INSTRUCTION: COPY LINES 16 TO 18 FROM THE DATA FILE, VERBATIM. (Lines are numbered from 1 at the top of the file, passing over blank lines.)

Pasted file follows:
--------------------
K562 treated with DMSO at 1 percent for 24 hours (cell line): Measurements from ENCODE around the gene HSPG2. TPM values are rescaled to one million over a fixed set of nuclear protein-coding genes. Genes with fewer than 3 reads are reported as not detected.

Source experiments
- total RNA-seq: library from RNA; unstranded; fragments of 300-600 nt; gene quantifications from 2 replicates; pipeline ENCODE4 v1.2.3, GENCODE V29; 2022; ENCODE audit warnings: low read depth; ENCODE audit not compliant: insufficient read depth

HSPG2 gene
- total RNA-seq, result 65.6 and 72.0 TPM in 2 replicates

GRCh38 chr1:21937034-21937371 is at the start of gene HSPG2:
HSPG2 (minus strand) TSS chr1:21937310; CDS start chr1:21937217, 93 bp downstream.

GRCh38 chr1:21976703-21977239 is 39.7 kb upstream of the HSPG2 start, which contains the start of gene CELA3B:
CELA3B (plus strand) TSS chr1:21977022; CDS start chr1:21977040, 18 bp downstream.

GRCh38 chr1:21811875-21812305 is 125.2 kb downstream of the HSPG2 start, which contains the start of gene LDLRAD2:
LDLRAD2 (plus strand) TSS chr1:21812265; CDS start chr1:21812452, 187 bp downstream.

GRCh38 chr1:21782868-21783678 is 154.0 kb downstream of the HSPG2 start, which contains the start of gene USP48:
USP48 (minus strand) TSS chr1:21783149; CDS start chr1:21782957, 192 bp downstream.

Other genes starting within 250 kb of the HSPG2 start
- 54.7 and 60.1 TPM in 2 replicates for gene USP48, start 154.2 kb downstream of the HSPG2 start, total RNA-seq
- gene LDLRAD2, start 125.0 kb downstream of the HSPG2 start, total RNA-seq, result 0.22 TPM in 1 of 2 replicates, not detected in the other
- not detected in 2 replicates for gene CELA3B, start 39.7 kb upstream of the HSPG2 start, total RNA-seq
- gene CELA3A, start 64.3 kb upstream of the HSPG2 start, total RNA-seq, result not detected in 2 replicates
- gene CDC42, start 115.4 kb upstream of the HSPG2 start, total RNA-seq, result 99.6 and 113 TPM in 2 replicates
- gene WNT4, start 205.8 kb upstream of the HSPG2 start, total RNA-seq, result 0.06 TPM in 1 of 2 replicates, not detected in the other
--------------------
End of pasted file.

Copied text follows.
- gene LDLRAD2, start 125.0 kb downstream of the HSPG2 start, total RNA-seq, result 0.22 TPM in 1 of 2 replicates, not detected in the other
- not detected in 2 replicates for gene CELA3B, start 39.7 kb upstream of the HSPG2 start, total RNA-seq
- gene CELA3A, start 64.3 kb upstream of the HSPG2 start, total RNA-seq, result not detected in 2 replicates